Friday, 24 October 2014

William Gardner b. 1876

William is my paternal great-father and I posted what little I knew about him almost 12 months ago in this post .
Today on a Lancaster Facebook page people were discussing the Lancaster War Memorial as there is a very sad story of 4 bros from the Butterworth family who were all killed in action in WW1. This prompted me to look for William and this is what I found...

WILLIAM GARDNER


Awards: MM
Sergeant 152411 6th Bn., King's Own (Royal Lancaster Regt.)
who died of wounds on Thursday, 08/03/1917 . Age 41 .
Son of Mrs. Jane Gardner;
Husband of Mary Ann Gardner, of 1, Albert Square, Lancaster.
BASRA MEMORIAL, Ref:: Panel 7, Iraq
Borough of Lancaster Civic Reception H M Forces Report Form shows:
William Gardner. Resided at 1 Albert Square, Lancaster. A married man. Sergeant 152411. K.O.R.L.Regt. Military Distinctions Awarded: M.M. He served for 6 months at home, and 2 years and 4 months abroad. Killed.
William Gardner. SERGT. 15241. King's Own [Royal Lancaster Regt.] 6th Bn.
Born, and enlisted in Lancaster.
Died 08/03/17. Died of Wounds. Mesopotamia.
Source: Soldiers Died in the Great War 1914-1919
Gardner William Sergeant Kings Own Royal Lancaster Regiment, awarded D C M. wounded at Baghdad, died of wounds in Mesopatamia 8 March 1917, 1917, age 40, address 1, Albert Square, Bridge Lane, Lancaster, educated at Quay school, employed at Lune Mills, he leaves a widow and seven children. His brother Private James, is serving in the same Battalion.
Source Lancaster Guardian date 24 March, 1917 page 5, photo Code ? 857, 867 .
William Gardner was born in Lancaster, one of the three sons of Mrs Jane Gardner of River Street, St. George's Quay, Lancaster. He attended St Mary's School on the Quay, and after leaving school worked at Lune Mills. He joined the 1st(Volunteer) Battalion, The King's Own Royal Lancaster Regiment about 1899 and, in 1900/1901, served in the South African war with No 1 Volunteer Service Company, attached 2nd Battalion, King's Own. In recognition of this he received the Queen's South Africa Medal with five clasps, and his further Volunteer/Territorial Force service, up to about 1908, brought him the award of the Territorial Force Efficiency Medal.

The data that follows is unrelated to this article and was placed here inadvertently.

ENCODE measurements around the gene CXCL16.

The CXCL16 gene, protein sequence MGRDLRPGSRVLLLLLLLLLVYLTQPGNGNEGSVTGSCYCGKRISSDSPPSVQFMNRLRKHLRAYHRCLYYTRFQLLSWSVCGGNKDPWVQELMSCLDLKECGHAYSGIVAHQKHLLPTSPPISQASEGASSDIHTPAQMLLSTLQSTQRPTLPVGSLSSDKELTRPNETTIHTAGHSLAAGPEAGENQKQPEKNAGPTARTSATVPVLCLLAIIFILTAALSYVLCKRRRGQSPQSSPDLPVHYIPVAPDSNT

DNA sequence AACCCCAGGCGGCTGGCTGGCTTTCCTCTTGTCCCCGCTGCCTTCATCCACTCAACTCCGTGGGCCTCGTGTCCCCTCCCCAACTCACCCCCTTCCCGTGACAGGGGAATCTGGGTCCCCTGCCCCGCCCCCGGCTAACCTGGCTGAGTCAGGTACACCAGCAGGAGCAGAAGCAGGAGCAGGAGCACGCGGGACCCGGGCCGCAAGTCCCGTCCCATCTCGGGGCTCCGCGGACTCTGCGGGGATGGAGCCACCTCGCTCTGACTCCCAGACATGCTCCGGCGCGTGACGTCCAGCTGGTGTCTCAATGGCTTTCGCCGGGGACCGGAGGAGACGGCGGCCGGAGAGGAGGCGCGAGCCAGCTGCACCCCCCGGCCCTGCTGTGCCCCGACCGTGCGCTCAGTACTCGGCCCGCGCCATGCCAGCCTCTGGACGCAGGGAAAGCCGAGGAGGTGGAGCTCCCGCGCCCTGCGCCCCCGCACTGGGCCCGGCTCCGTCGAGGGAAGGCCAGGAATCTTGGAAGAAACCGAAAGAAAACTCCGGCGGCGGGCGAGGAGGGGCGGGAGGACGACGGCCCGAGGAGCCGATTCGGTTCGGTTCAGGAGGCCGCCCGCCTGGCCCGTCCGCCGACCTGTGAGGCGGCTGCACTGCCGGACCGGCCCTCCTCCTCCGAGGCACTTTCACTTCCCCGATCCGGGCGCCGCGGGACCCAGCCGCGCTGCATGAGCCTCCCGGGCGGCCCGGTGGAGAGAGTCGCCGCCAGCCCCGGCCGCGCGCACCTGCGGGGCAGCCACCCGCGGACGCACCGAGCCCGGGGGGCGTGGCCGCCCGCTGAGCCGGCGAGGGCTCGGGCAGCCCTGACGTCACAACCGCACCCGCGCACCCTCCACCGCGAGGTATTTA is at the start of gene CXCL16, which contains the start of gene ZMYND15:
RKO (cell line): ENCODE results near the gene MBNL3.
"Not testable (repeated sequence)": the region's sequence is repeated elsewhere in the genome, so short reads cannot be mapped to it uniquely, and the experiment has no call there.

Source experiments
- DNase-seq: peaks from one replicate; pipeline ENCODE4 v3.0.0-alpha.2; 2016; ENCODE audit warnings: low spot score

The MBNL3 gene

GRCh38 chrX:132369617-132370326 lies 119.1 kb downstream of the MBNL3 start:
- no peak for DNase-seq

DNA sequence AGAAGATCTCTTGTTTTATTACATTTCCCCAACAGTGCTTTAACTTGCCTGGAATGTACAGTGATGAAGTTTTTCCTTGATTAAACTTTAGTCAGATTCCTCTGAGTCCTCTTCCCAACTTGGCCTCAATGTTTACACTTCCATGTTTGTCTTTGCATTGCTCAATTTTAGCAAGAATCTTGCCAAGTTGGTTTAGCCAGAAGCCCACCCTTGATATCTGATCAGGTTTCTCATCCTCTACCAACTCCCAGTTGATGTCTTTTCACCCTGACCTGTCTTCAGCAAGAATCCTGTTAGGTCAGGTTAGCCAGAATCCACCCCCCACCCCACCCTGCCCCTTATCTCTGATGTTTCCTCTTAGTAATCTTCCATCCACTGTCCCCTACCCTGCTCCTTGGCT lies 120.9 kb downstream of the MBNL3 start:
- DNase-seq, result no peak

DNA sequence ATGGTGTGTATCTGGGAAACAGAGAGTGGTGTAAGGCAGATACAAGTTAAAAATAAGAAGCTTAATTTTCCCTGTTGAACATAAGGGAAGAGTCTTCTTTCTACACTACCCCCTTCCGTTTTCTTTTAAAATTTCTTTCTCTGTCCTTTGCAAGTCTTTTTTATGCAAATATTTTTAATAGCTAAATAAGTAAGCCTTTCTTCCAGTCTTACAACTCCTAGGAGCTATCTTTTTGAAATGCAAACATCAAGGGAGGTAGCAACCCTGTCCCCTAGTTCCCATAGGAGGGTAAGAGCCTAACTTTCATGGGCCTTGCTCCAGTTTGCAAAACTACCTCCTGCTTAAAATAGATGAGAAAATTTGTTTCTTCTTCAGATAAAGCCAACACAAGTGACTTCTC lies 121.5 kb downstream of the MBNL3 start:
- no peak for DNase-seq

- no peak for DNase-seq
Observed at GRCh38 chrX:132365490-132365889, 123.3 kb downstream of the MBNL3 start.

In October 1914, William was among those who enlisted at Lancaster for the 8th (Service) Battalion, The King's Own. After a brief spell in camp at Codford, near Warminster, Wiltshire, 8th (S) King's Own moved to Boscombe, Hampshire, where it was made up to full strength, the men being billeted on the local people. Serious training then began as part of 76 Brigade, 25thDivision, and, after further moves to Romsey and Aldershot, the Battalion sailed to Boulogne, France on 27 Sept 1915, and had its baptism of fire at Ploegstreet, near Armentiers.
The Battalion then moved to St Eloi, and earned its first battle-honour at 'The Bluff' on 2/3/4 March 1916, when it held the 'post of honour' at the centre of the attack, and the men went 'over the top' for the first time. They swept across the old German front line to the base of the 'Bean' salient, and re-gained British possession of the 'International Trench'. In this action William was wounded in the right shoulder, after which he was invalided to 3rd Battalion, King's Own at Plymouth. For his bravery in the field, he received the Military Medal in the King's Birthday Honours list - (London Gazette, June 1916). 8th (S) King's Own casualties for 2/3/4 Mar 1916 were: three officers and 120 other ranks killed or missing; nine officers and 210 other ranks wounded.